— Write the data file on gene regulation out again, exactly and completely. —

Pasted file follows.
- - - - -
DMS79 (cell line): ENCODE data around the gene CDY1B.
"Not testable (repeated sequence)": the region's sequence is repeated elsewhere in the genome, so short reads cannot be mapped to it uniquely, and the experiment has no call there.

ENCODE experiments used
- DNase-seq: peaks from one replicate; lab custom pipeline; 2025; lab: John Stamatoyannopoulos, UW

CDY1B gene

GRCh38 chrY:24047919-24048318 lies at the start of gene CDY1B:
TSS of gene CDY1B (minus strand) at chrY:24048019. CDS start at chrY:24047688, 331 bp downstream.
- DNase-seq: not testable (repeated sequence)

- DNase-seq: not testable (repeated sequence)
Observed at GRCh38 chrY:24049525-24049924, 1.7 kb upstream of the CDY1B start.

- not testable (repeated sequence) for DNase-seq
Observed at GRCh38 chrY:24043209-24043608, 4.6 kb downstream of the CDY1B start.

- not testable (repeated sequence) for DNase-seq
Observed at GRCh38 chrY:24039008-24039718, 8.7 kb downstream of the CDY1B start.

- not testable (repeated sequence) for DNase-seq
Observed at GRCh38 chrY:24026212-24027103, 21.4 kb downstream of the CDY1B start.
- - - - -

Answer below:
DMS79 (cell line): ENCODE data around the gene CDY1B.
"Not testable (repeated sequence)": the region's sequence is repeated elsewhere in the genome, so short reads cannot be mapped to it uniquely, and the experiment has no call there.

ENCODE experiments used
- DNase-seq: peaks from one replicate; lab custom pipeline; 2025; lab: John Stamatoyannopoulos, UW

CDY1B gene

GRCh38 chrY:24047919-24048318 lies at the start of gene CDY1B:
TSS of gene CDY1B (minus strand) at chrY:24048019. CDS start at chrY:24047688, 331 bp downstream.
- DNase-seq: not testable (repeated sequence)

- DNase-seq: not testable (repeated sequence)
Observed at GRCh38 chrY:24049525-24049924, 1.7 kb upstream of the CDY1B start.

- not testable (repeated sequence) for DNase-seq
Observed at GRCh38 chrY:24043209-24043608, 4.6 kb downstream of the CDY1B start.

- not testable (repeated sequence) for DNase-seq
Observed at GRCh38 chrY:24039008-24039718, 8.7 kb downstream of the CDY1B start.

- not testable (repeated sequence) for DNase-seq
Observed at GRCh38 chrY:24026212-24027103, 21.4 kb downstream of the CDY1B start.